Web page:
Increased European production is not a feasible strategy.

EU domestic energy production is in decline, particularly in light of a forthcoming cap on gas production from one of continental Europe’s largest fields, driven by seismic activity concerns. At the same time, most member states are reticent to accept the environmental risks associated with unconventional hydrocarbons. These are not necessarily unwise choices but will require increased pragmatism when it comes to continued reliance on energy imports.

Much of the discussion in Washington focused on the best way to achieve, at minimum, diversification of gas imports. The construction of new liquefied natural gas (LNG) import facilities—based on the expectation of significant new supplies from the United States—is often trumpeted as a crucial step toward such diversification.

The European Commission’s recent communication on the energy union acknowledged as much, stating that the commission “will also work to remove obstacles to LNG imports from the US and other LNG producers.”

It is true that LNG imports into Europe have provided countries in the region with greater leverage when renegotiating supply agreements with Russian energy giant Gazprom. However, completely new LNG facilities are highly expensive options, from the capital expenditure required to the financing that must be secured to the price of the gas that is finally delivered.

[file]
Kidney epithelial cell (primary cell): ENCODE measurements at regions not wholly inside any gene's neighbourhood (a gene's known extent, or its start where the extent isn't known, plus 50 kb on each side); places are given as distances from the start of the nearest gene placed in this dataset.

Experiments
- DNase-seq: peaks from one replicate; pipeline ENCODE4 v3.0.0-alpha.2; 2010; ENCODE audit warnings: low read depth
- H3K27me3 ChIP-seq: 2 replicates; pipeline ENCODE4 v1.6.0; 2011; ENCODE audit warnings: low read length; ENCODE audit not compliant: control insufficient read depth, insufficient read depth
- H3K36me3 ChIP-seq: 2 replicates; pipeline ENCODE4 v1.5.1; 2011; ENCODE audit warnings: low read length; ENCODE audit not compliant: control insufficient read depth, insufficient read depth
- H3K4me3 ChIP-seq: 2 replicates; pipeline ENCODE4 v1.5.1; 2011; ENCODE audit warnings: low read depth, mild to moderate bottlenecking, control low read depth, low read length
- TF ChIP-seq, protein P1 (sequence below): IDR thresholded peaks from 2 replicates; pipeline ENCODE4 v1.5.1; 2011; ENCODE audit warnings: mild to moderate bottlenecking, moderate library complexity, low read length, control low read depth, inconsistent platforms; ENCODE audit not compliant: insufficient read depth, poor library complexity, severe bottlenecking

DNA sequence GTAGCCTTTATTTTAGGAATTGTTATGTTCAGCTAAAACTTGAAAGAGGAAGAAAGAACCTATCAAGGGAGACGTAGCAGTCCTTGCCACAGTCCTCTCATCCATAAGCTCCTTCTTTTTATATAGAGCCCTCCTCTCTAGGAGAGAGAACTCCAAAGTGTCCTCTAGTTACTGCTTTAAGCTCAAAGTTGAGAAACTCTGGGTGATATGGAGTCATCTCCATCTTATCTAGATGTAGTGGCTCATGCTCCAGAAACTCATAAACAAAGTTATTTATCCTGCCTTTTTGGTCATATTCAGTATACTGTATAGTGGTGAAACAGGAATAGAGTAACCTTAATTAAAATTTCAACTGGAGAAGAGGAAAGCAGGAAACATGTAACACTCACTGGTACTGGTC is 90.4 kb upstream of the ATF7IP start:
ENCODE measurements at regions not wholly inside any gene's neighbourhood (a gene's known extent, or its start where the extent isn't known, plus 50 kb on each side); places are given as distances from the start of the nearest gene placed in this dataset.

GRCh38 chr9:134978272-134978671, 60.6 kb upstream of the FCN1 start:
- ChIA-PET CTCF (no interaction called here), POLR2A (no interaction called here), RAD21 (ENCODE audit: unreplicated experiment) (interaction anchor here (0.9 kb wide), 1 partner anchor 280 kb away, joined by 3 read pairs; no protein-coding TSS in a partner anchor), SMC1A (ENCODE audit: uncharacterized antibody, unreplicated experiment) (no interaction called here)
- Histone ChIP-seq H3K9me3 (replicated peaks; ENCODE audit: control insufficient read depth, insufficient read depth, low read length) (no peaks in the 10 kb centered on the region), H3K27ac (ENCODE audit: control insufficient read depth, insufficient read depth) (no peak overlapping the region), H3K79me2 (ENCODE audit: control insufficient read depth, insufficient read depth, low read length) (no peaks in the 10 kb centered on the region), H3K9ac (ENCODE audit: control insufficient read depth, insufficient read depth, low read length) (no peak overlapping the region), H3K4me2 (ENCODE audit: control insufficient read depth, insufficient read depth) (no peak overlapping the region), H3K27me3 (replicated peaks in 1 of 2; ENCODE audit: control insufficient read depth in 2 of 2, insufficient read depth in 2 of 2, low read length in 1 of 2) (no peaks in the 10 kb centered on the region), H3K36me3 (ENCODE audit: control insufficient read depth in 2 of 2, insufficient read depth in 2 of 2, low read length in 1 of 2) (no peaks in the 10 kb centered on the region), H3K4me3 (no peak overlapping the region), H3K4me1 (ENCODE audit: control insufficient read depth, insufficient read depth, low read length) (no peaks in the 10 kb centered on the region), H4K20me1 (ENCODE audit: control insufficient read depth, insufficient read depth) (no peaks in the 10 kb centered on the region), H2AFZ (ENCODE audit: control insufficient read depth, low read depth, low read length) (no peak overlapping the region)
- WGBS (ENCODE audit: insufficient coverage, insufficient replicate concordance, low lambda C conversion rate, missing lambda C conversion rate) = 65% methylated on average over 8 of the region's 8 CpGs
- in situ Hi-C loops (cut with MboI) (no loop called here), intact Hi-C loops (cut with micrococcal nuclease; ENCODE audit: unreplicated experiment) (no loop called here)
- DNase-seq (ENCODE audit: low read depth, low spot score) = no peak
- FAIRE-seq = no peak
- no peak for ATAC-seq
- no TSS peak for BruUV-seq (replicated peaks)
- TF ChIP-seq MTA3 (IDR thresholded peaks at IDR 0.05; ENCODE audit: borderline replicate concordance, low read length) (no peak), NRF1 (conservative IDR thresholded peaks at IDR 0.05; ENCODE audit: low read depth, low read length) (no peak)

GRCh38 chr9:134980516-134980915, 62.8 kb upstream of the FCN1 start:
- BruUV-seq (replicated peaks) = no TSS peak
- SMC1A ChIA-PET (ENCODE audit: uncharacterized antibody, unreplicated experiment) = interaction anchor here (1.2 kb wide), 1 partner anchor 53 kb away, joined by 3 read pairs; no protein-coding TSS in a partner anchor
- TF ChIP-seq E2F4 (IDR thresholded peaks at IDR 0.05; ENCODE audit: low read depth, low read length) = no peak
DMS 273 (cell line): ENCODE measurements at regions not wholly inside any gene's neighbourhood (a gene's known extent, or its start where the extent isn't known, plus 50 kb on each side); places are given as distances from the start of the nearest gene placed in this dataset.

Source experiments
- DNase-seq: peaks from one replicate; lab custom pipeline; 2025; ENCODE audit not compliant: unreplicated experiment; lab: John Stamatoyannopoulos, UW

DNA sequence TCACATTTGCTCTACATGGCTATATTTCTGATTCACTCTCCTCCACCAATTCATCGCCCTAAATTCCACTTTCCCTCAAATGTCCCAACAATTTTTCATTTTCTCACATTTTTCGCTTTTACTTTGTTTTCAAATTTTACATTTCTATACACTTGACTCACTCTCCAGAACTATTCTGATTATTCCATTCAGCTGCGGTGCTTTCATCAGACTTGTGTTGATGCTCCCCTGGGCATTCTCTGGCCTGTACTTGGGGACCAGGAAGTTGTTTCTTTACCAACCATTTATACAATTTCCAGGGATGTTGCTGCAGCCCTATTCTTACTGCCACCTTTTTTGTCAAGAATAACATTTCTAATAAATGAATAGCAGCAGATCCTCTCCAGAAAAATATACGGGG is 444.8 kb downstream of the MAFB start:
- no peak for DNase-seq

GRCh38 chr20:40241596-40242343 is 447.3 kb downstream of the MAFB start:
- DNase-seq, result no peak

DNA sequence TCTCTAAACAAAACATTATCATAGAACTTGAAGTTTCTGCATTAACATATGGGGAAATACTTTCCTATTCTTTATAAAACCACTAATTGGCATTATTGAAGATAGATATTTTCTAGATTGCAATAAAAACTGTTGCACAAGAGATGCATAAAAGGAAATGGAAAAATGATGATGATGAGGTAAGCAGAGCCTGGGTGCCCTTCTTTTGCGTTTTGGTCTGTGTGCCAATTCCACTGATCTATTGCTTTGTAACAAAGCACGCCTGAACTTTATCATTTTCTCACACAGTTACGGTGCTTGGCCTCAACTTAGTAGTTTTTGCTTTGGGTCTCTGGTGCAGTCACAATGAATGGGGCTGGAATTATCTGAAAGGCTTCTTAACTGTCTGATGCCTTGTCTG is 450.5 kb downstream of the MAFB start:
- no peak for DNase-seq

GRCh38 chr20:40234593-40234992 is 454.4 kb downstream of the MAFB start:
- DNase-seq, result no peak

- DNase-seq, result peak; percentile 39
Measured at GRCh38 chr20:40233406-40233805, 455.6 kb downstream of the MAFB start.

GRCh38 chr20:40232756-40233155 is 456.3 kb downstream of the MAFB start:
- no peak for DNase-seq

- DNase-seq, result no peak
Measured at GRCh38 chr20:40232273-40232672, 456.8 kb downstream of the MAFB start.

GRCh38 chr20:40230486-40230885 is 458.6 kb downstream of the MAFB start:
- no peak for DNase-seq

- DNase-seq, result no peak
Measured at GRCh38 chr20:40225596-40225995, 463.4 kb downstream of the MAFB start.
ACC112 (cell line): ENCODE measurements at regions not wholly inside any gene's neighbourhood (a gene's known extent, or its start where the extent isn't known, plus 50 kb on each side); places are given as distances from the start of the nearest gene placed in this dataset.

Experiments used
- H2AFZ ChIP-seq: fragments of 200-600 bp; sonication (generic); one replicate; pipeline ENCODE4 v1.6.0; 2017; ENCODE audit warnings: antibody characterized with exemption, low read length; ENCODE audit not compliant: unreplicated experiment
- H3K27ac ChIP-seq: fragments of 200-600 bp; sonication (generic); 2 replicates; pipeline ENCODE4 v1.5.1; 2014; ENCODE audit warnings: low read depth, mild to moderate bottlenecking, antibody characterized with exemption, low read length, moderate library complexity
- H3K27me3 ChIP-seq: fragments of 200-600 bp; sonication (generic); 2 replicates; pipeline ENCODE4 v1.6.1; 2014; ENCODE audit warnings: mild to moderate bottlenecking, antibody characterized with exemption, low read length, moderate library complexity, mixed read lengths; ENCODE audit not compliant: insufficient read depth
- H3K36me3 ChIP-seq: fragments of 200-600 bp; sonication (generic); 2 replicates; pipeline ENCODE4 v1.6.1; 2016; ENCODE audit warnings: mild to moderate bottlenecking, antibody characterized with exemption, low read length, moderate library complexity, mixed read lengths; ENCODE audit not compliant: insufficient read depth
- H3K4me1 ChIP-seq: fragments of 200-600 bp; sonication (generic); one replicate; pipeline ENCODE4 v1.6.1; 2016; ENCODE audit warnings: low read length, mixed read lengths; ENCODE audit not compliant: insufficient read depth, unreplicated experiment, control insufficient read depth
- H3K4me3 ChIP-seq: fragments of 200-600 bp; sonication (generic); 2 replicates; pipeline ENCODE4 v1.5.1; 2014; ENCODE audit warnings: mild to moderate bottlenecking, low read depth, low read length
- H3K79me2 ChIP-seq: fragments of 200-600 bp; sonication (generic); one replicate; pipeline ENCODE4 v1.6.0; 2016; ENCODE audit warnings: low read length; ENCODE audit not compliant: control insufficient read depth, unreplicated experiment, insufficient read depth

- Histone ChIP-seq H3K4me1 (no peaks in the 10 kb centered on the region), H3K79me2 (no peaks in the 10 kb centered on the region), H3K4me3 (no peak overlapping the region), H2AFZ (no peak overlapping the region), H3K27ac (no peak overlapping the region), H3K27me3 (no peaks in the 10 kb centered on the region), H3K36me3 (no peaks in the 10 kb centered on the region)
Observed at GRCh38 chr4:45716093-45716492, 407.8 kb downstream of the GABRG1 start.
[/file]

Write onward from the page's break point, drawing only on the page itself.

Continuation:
Moreover, Western Europe’s utilization of its existing LNG import capacity has fallen markedly in recent years and currently hovers under 30 percent. With better interconnectors and a more robust internal market, gas could easily flow from these underused terminals by pipeline to Central and Eastern Europe to create alternatives to Gazprom supplies.

U.S. LNG is a theoretical option to supply either new or existing terminals in Europe, and it is in this context that TTIP is most often raised as a lever for enhancing European energy security. The EU has been pushing hard in the negotiations for a dedicated energy and raw materials chapter that would possibly include provisions to ensure expedited U.S. LNG exports to Europe.

This debate, however, is largely irrelevant. Existing provisions ensure that as soon as the EU becomes a partner of the United States in a free trade agreement, LNG export applications will be approved nearly automatically.

Most officials admit in private that finalizing #TTIP in 2015 is unrealistic.
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Despite the rose-tinted glasses worn by many U.S. and EU officials when discussing TTIP in public, most concede in private that finalization of TTIP in 2015 is completely unrealistic, and that the deal’s successful conclusion in even 2016 or 2017 is an open question. The reality is that any commercially viable U.S. LNG export applications among the nearly 40 already submitted will be authorized, contracted, and either built or under construction by the time TTIP takes effect.

Commitments to the transatlantic relationship and to strengthening European energy security are not in short supply in either Washington or Brussels these days. But as the TTIP negotiations on energy show, the candor and creativity needed to turn such commitments into durable, transformative outcomes are regrettably scarce.